In my first years as a music digger, I came across this concept called Progressive Rock. I didn’t understand at all what was behind this term. As a child I always loved when they played Moonlight Shadow on the radio, I didn’t know anything about the performer. I believe that at some point I came across a collection of hits from the ’80s where the song came up and that’s how I went looking for more of Mike Oldfield’s stuff that was classified under Progressive Rock in the Third Ear store which was then located on Nordau street in Haifa’s Hadar neighborhood.
I found that Pink Floyd neighbored in the same bin with Genesis, which until then I had known only as a pop band from the 1980s and had no idea of their activity in the 1970s.
That’s how I discovered more and more artists and was totally caught up in the charms of the genre. A few years later I had a Progressive Rock band of my own.
What caught me, at first without theoretical knowledge at all, is the relative musical freedom of those artists. I do not know if my assumption is correct, but the reason why this musical genre was labeled as Progressive Rock was due to technical reasons – these bands contained the usual core of rock groups – bass/guitars/drums – to which added layers of different musical instruments and other audible effects that were really much more complex and sometimes bolder than what could be found in Classic Rock acts, of course, the music itself is complex and the songs or the pieces are much longer than a regular Rock song.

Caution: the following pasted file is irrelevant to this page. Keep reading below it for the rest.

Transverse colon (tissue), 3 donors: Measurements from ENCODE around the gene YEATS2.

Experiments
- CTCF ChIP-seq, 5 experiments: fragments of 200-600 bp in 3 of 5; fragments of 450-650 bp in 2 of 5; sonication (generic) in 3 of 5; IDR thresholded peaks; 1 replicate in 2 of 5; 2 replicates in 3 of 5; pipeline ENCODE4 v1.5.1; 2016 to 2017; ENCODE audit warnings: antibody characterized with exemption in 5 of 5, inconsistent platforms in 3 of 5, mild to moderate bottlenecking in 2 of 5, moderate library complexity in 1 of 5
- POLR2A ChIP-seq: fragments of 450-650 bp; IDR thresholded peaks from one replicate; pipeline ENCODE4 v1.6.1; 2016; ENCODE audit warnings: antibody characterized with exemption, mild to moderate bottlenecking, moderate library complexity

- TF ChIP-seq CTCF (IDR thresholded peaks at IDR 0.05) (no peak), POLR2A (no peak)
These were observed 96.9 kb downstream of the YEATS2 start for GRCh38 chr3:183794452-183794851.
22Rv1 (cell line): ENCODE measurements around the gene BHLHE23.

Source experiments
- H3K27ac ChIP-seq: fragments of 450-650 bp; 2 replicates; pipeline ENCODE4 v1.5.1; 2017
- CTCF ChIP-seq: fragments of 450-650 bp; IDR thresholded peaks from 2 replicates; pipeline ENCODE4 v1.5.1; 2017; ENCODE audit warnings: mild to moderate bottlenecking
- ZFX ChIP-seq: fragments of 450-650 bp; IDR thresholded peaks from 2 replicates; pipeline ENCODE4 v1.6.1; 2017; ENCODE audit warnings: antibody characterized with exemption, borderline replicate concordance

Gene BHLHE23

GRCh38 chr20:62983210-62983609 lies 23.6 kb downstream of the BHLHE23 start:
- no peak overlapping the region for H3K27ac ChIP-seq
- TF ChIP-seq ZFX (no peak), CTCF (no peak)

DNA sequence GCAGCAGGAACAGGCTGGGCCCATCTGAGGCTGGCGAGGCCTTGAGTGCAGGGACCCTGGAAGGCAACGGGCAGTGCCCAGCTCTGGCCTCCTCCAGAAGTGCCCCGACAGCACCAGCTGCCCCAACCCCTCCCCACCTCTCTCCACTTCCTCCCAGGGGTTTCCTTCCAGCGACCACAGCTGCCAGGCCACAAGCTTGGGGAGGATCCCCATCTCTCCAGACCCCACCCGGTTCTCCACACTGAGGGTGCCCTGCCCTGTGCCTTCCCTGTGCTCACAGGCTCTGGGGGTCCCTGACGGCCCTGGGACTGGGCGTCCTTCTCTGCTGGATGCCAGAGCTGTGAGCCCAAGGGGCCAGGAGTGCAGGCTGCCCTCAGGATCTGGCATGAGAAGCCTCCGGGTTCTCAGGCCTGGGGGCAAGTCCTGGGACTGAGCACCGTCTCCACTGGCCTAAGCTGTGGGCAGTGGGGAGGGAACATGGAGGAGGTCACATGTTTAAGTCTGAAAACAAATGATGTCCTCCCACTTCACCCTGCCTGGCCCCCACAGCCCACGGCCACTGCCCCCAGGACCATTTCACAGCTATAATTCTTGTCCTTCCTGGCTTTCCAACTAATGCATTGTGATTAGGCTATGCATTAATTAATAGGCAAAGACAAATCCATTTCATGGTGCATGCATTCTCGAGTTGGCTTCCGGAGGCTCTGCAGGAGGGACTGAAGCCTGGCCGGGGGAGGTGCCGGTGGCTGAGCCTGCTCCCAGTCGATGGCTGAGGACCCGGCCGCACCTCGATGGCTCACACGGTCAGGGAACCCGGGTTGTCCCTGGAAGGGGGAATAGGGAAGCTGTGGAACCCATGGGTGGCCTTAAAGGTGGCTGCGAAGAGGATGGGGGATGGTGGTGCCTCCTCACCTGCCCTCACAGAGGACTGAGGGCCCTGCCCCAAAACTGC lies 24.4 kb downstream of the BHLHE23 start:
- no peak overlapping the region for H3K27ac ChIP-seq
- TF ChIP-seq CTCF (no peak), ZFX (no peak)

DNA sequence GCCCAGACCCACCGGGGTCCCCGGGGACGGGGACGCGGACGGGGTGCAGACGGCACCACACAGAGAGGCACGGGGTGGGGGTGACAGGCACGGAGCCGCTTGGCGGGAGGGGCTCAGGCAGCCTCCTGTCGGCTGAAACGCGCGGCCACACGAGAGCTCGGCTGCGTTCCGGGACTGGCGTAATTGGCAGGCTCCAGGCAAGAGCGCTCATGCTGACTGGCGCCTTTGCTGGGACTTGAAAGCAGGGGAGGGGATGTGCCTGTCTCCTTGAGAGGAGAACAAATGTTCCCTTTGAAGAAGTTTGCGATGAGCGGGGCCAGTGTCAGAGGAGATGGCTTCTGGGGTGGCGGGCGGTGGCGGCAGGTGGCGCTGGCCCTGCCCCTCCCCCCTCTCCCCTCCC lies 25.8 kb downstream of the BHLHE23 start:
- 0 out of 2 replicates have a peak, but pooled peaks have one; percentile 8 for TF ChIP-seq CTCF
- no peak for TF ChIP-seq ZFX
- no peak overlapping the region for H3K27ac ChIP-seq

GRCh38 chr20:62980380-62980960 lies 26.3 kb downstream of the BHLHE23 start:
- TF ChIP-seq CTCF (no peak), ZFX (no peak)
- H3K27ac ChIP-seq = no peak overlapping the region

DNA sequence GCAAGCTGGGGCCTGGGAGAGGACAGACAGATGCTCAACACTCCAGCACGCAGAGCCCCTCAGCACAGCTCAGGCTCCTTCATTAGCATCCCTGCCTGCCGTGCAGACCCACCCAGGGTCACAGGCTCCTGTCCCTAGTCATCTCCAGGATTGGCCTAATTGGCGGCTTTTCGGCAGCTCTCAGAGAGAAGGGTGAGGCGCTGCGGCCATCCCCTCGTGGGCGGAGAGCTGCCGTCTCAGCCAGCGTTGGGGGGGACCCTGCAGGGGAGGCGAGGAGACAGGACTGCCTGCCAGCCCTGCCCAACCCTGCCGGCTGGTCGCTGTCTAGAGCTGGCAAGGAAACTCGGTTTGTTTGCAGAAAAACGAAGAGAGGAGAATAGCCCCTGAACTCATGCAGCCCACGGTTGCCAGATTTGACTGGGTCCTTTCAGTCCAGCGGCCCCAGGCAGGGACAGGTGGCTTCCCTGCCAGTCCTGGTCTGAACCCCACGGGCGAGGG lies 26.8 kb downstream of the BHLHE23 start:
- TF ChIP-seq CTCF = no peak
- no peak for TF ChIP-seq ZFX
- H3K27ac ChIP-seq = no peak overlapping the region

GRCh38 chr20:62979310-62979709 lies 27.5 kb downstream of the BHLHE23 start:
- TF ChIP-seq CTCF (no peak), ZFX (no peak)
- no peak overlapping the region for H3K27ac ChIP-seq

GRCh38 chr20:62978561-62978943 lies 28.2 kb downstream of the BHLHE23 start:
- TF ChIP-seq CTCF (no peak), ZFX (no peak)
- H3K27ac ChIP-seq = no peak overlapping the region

Even under this umbrella were sub-genres and phenomena, and what I am interested to mention in this context – Progressive Rock, especially in the circles of musicians and music enthusiasts in general, gets a lot of blows and was sometimes perceived as pretentious or ostentatious – sometimes justified – some of the artists belonging to this genre tend to show off their technical abilities with their musical instruments, and sometimes you can find whole albums filled with instrumental pyrotechnics and very little musical content with a statement. I have never been captivated by the technocratic content, and I have always connected to pieces and songs with clear shape and content – one that can be sung or played in the head.
The next mixtape contains pieces, some of which no one would label as Progressive at all, I find they have a straight connection to the genre, at least with their spirit 😉